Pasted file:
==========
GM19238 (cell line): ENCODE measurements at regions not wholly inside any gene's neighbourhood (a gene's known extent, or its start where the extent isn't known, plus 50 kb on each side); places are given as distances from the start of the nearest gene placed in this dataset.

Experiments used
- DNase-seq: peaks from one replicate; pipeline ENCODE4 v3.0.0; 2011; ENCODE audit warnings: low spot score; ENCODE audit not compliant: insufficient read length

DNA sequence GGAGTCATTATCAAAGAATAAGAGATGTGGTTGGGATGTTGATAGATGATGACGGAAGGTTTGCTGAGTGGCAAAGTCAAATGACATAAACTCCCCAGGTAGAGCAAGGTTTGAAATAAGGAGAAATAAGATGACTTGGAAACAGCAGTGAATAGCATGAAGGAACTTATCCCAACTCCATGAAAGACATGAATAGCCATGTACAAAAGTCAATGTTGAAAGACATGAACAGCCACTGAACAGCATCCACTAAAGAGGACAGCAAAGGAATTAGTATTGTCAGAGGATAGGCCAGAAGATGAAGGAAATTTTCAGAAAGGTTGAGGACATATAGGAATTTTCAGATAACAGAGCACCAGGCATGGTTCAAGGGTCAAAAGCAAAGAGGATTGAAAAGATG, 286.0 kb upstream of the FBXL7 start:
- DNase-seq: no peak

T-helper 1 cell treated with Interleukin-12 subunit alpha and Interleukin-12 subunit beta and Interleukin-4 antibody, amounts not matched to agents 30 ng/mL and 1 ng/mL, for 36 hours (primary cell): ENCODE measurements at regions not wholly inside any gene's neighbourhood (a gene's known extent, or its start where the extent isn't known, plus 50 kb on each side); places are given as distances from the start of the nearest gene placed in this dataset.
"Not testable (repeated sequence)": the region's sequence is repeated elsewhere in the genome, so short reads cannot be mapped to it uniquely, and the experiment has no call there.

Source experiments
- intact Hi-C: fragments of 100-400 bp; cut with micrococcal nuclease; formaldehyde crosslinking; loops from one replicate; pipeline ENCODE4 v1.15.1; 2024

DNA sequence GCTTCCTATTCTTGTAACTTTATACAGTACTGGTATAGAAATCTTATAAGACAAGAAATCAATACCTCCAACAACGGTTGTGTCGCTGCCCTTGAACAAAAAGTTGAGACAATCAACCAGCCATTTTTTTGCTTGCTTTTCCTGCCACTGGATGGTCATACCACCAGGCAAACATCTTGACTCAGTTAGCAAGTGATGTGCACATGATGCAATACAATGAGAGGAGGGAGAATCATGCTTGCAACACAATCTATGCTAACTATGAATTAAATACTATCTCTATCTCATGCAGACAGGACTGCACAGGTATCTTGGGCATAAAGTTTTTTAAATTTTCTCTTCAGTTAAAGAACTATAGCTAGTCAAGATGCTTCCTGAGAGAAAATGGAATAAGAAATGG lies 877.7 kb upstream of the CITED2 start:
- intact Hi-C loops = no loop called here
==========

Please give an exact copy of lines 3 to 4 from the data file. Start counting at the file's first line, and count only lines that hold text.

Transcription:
- DNase-seq: peaks from one replicate; pipeline ENCODE4 v3.0.0; 2011; ENCODE audit warnings: low spot score; ENCODE audit not compliant: insufficient read length

DNA sequence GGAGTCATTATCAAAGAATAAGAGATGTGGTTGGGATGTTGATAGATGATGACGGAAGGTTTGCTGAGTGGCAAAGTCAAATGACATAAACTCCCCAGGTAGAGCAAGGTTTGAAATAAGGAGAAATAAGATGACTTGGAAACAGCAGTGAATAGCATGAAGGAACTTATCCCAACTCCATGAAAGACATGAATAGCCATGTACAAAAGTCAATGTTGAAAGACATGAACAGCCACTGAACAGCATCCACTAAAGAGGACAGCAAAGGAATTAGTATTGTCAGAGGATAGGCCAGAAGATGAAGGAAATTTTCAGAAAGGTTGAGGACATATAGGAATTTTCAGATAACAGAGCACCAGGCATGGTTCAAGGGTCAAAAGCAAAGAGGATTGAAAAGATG, 286.0 kb upstream of the FBXL7 start: